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Affordable Housing Measures Yield Unaffordable Outcomes

As it turns out, the subsidized housing industry is effectively failing to achieve much more than artificially stimulating nominal demand in the rental market, supplying upward pressure to real estate prices that are a function of those rents.

The core obstacle to affordable housing is the vicious cycle of increasingly unaffordable units encouraged by government-guaranteed loans and the Federal Reserve's loose monetary policy and artificially-low rates of interest which fuel speculation, combined with the regressive zoning laws, regulations and restrictions which oppose the expansion of supply. Sustainable growth in the housing stock follows substantive growth in household income. Otherwise it's purely speculative.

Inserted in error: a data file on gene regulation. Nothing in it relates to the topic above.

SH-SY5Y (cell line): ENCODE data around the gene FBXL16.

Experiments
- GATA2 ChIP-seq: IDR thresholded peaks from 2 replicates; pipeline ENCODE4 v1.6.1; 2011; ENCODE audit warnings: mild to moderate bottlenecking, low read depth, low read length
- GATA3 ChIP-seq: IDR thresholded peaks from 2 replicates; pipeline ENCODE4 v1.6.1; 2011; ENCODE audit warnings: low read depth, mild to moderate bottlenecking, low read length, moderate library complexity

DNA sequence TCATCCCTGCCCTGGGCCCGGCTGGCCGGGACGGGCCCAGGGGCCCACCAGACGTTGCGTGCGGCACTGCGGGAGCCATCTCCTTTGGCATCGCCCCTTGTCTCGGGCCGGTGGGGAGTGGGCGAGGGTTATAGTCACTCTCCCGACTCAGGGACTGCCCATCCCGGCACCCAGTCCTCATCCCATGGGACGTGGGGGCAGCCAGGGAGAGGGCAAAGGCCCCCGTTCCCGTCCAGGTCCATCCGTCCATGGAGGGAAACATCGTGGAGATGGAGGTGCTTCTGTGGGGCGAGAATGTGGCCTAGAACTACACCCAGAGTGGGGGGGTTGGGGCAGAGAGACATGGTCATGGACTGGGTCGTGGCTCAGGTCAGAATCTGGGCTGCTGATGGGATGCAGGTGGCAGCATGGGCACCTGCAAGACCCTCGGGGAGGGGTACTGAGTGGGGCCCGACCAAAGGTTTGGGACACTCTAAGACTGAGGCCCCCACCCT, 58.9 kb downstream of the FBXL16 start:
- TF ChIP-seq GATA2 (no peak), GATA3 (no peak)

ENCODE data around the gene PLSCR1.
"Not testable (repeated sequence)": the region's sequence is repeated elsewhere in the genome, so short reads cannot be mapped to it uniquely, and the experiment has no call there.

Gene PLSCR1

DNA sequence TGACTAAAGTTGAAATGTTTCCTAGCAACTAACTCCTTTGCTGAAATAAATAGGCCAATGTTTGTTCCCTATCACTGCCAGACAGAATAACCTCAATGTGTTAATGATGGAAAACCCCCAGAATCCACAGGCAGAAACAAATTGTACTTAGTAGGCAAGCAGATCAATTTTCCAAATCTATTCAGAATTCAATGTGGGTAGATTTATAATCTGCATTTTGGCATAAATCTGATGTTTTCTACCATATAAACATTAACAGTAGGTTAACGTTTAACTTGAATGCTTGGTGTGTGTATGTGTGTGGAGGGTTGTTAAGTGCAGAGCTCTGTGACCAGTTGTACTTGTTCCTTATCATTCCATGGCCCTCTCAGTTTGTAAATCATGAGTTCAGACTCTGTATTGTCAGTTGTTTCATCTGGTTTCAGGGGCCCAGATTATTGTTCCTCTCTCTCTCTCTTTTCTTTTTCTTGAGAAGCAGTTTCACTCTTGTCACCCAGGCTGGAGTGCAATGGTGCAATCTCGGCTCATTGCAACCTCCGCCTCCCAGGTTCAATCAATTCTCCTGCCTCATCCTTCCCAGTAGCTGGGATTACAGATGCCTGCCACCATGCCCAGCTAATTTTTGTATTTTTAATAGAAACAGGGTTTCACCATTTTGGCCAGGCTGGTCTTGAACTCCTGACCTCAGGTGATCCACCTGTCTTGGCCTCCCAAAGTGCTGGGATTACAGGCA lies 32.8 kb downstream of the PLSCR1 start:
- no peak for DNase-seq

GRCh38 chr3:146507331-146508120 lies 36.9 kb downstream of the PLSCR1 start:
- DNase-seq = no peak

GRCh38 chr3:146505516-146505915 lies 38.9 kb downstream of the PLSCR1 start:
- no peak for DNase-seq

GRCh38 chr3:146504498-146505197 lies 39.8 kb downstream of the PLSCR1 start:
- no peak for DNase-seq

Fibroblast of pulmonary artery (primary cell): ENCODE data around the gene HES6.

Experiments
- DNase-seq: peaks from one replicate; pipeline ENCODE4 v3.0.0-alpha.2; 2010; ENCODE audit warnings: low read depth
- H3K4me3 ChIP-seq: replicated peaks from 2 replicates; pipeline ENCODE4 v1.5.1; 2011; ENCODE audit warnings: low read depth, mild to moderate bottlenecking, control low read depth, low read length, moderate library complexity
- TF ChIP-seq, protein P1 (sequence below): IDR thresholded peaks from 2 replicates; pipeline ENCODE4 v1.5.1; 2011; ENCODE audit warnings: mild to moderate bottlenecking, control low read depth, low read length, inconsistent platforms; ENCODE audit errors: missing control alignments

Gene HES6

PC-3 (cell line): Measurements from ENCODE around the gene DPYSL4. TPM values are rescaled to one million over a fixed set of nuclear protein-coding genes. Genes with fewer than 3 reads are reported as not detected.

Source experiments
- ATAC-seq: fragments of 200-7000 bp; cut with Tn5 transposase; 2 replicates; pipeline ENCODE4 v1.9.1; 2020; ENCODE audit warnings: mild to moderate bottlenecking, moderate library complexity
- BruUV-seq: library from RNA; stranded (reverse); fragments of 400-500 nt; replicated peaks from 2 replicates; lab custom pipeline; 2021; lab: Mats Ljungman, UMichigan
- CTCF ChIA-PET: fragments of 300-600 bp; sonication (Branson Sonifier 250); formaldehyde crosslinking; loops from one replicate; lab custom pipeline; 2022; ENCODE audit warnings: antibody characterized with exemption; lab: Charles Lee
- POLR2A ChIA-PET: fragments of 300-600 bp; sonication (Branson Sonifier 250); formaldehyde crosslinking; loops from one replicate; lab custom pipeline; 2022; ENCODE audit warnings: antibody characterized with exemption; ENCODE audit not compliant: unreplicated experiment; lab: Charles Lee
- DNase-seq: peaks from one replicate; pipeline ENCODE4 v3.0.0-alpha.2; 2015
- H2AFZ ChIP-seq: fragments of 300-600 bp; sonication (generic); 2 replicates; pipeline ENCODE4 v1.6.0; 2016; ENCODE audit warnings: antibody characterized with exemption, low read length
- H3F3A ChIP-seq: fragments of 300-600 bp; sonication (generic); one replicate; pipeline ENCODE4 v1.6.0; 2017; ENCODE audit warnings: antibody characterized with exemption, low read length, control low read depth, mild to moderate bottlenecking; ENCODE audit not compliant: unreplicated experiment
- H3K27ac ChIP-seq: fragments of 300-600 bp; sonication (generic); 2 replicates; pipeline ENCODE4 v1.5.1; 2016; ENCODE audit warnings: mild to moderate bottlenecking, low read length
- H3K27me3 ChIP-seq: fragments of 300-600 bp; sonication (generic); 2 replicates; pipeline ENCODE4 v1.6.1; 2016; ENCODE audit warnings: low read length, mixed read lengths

In the United States, real median household incomes are roughly 9% below their pre-dot-com-bubble peak, even when using the modest inflation figures of the Federal Reserve.

This intimates that the United States real estate market is being exercised as an illusory generator of false confidence, one that outstrips the productive capacities of those betting on its continued appreciation.

This type of wealth effect only inspires its beneficiaries to feel wealthy in the short run, failing to inspire the style of real investment that might engender infrastructural economic development  to sustain these leveraged speculative practices.

Much like the bubble in student loans, the middle and lower classes would benefit most widely from government's complete departure from the business.

This means abolishing government-guaranteed loans and grants, dismantling government-sponsored enterprises operating in the secondary markets, reforming the tax code that offers advantages to these investments, and allowing a market rate of interest.

This would enable the prices of homes and tuition to fall to reachable, merited levels.

This would surely bring pain to those speculators, but that is merely the price for a return to sustainability.  

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